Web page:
Leftist NYT Scribe Nicholas Kristof Weakly Admits Progressive Policies Are Destroying West Coast Cities

AP Photo/Ted S. Warren

New York Times columnist Nicholas Kristof has, despite his best efforts, succumbed to a rare outbreak of at least partial honesty. His June 15, 2024 column “What Have We Liberals Done to the West Coast?” contains several doubtless embarrassing moments of lucid thought, correct perception, and acceptance of truths that will inexorably land Kristof in scalding hot water amidst his peers as they feverishly pound out story after story declaring such “it’s true because I say so” moments such as Joe Biden being fit as a tack and sharp as a fiddle, or something like that.


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Kristof notes some inconvenient truths regarding the condition of major cities on the West Coast, said condition best identified by language unsuitable for a family publication.

As Democrats make their case to voters around the country this fall, one challenge is that some of the bluest parts of the country — cities on the West Coast — are a mess.

Centrist voters can reasonably ask: Why put liberals in charge nationally when the places where they have greatest control are plagued by homelessness, crime and dysfunction?

Fear not; Kristof is nowhere near correctly assigning fault to the failed policies, platforms, and practices that make progressivism a cultural, creative, and collective cesspool. No, it’s only how those darn Haight-Ashbury refugees implement it.

(M)y rejoinder to Republican critiques is: Yes, governance is flawed in some blue parts of America, but overall, liberal places have enjoyed faster economic growth and higher living standards than conservative places. That doesn’t look like failure.

Tell that to the people of Chicago.

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So the problem isn’t with liberalism. It’s with West Coast liberalism.

But of course. I, for one, am amazed Kristof doesn’t lay blame for progressivism’s utter failure whenever and wherever implemented in California, Oregon, and Washington on radiation emanating from the Pacific Ocean courtesy of that darn Godzilla.

Kristof continues tying himself into a Gordian knot of acknowledging where the blame lies... without actually admitting where the blame lies.

Sometimes I wonder if the West is less serious about policy than the East and less focused on relying on the most rigorous evidence. There’s some evidence for that.

So my take is that the West Coast’s central problem is not so much that it’s unserious as that it’s infected with an ideological purity that is focused more on intentions than on oversight and outcomes.

Let’s break this down. If you have an ideology that, when implemented, fails to produce the desired effects, you have a … oh, what’s the expression … wait, I’ve got it! Failed ideology. Now, suppose the government must modify the ideology beyond recognizability or abandon it altogether to produce the desired effects. In that case, you have a — once more with feeling, folks — failed ideology. No, Mr. Kristof, the fault does not lie with the West Coast version of your precious progressivism. It is progressivism itself that is to blame.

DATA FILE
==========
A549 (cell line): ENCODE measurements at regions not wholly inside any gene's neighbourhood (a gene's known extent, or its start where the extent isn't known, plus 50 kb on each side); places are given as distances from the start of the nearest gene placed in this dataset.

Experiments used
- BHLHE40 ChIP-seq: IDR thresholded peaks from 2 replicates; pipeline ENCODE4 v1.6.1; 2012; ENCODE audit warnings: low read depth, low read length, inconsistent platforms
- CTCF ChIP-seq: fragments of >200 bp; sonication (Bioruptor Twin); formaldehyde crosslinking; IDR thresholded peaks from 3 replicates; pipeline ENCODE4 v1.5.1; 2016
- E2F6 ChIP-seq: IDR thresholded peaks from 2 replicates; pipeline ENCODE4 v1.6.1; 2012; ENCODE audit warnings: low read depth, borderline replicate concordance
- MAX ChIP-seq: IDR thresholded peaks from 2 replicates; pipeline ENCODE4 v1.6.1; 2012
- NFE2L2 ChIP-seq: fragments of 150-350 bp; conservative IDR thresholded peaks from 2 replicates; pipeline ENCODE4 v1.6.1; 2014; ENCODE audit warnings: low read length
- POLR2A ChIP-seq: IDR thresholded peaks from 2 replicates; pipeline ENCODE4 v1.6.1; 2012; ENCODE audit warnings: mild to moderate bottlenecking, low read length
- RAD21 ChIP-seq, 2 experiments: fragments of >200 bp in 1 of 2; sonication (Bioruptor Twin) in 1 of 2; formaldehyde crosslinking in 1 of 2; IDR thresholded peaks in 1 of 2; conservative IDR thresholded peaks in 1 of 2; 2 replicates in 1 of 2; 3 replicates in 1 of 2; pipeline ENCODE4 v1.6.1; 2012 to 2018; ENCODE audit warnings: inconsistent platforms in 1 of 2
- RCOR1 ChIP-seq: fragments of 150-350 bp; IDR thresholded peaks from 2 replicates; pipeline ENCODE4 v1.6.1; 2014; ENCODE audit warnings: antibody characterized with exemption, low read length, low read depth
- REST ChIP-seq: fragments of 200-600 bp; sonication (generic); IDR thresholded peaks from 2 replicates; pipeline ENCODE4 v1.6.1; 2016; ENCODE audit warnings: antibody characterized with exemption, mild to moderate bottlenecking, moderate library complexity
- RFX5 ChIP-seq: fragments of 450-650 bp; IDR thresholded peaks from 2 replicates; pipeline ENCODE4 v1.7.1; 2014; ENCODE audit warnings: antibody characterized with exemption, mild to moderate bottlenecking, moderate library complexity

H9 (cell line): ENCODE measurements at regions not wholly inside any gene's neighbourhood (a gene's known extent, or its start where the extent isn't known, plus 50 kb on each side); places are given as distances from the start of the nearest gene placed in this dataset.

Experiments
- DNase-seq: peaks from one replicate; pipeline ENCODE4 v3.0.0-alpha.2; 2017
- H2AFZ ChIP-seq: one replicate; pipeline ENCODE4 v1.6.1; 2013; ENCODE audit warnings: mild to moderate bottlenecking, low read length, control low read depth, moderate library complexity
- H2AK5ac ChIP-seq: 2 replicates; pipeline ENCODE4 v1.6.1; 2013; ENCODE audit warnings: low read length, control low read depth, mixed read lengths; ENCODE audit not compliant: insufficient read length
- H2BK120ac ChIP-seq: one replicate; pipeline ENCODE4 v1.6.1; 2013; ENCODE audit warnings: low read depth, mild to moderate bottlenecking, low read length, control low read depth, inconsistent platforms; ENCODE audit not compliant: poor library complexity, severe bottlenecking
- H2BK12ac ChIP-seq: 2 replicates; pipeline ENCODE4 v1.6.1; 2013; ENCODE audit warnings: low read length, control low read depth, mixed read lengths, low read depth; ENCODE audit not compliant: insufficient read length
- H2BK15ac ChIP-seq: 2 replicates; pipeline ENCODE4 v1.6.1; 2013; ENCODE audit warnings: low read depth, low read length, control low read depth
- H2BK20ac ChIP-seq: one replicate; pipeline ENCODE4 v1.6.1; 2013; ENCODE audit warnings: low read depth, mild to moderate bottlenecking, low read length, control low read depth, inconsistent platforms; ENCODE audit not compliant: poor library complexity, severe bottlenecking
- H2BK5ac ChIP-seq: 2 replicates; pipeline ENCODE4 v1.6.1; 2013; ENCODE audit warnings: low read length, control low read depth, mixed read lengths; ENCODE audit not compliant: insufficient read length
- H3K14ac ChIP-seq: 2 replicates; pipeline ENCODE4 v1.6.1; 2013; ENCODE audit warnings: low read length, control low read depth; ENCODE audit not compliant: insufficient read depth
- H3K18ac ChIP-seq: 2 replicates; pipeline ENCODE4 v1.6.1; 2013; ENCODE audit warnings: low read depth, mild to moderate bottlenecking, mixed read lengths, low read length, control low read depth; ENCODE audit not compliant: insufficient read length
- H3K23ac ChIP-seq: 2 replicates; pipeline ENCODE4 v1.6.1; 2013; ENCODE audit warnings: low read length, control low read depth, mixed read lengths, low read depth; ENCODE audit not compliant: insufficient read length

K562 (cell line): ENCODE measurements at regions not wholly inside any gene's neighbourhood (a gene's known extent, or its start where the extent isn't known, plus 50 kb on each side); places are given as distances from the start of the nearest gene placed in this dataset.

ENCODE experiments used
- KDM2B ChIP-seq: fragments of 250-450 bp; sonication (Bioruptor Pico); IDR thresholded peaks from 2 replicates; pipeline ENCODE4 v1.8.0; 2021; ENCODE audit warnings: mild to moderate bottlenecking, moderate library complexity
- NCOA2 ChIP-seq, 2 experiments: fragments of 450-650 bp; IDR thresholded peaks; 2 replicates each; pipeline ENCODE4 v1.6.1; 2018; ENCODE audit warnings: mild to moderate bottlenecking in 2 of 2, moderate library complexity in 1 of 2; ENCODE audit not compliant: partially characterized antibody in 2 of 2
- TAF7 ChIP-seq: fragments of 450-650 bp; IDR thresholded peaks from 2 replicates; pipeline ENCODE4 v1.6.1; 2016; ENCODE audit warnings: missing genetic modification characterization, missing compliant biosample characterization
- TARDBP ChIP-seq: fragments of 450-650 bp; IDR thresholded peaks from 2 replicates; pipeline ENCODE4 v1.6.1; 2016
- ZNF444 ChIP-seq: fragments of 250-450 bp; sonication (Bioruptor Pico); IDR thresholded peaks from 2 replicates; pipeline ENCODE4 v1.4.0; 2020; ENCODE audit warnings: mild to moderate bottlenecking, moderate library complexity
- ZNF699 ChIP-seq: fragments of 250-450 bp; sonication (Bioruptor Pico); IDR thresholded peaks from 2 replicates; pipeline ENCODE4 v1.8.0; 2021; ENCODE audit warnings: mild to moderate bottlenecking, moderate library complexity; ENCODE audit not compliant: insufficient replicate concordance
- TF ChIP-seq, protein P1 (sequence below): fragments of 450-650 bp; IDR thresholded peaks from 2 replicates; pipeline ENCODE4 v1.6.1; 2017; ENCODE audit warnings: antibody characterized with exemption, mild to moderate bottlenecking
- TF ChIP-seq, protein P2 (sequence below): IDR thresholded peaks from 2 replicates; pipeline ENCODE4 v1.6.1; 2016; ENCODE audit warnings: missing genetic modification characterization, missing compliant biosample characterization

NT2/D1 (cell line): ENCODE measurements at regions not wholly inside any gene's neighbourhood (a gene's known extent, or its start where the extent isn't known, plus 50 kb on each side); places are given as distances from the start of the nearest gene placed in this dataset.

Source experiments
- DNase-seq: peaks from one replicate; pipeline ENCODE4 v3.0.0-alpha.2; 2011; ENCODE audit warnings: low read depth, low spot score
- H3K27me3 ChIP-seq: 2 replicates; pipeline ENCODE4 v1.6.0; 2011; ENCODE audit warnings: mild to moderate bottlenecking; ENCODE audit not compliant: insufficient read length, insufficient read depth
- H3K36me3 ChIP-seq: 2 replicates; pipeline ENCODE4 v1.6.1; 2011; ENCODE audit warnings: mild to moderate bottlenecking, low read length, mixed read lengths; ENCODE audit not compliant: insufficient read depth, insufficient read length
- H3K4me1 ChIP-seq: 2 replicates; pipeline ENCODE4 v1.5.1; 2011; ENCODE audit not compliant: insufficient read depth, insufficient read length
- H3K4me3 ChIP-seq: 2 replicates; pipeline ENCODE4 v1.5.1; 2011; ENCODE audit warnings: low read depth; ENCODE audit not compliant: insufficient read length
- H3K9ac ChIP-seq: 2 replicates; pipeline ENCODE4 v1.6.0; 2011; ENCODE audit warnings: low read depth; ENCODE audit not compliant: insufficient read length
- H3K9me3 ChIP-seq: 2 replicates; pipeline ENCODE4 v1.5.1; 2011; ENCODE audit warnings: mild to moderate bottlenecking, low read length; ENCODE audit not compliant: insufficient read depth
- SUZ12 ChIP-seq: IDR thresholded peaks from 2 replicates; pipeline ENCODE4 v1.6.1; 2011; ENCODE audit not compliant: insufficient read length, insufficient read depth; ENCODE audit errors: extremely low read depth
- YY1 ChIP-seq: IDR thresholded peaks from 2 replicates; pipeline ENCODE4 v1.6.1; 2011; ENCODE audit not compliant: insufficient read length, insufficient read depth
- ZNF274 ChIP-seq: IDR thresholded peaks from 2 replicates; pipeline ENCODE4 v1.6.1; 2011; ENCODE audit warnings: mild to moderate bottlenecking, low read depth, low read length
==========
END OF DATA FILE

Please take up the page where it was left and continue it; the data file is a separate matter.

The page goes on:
Writing this next part must have been brutal for Kristof.

I ran for governor in Oregon two years ago (I was ousted from the ballot by Oregon’s then-secretary of state, who said I didn’t meet the residency requirement). While running, I’d meet groups of liberal donors in Portland, as the city’s problems cast a shadow over all of us; we’d all be wondering nervously if our catalytic converters were in the process of being stolen. The undercurrent in such a liberal gathering would be the failures of Republicans — but Portland was one mess we couldn’t blame on Republicans, because there simply aren’t many Republicans in Portland. This was our liberal mess.

So maybe the solution is less liberalism, Nicholas?

We need to get our act together. Less purity and more pragmatism would go a long way. But perhaps the first step must be the humility to acknowledge our failures.

Translation: The left will never get its act together.

In my younger days, I read and re-read J.R.R. Tolkien’s “The Lord of The Rings.” One of the elements I noticed was Tolkien’s ability to write himself out of corners complex enough to derail most authors. An example is the character Tom Bombadil, about whom Tolkien established early on was immune to Sauron’s One Ring’s destructive effects on whoever wore it. This led to the question of why not send Bombadil to destroy the Ring instead of Frodo and company? As Gandalf explained:

[I]f he were given the Ring, he would soon forget it, or most likely throw it away. Such things have no hold on his mind. He would be a most unsafe guardian; and that alone is answer enough.

No one is in danger of confusing Nicholas Kristof with J.R.R. Tolkien. Tolkien is one of the giants of literature; Kristof, not so much. For example, Tolkien could and did work his way out of plotline possibilities that would render his given narrative illogical. Kristof, alas for him, possesses no such gift. Which, when your fundamental argument is fundamentally flawed, is unsurprising.



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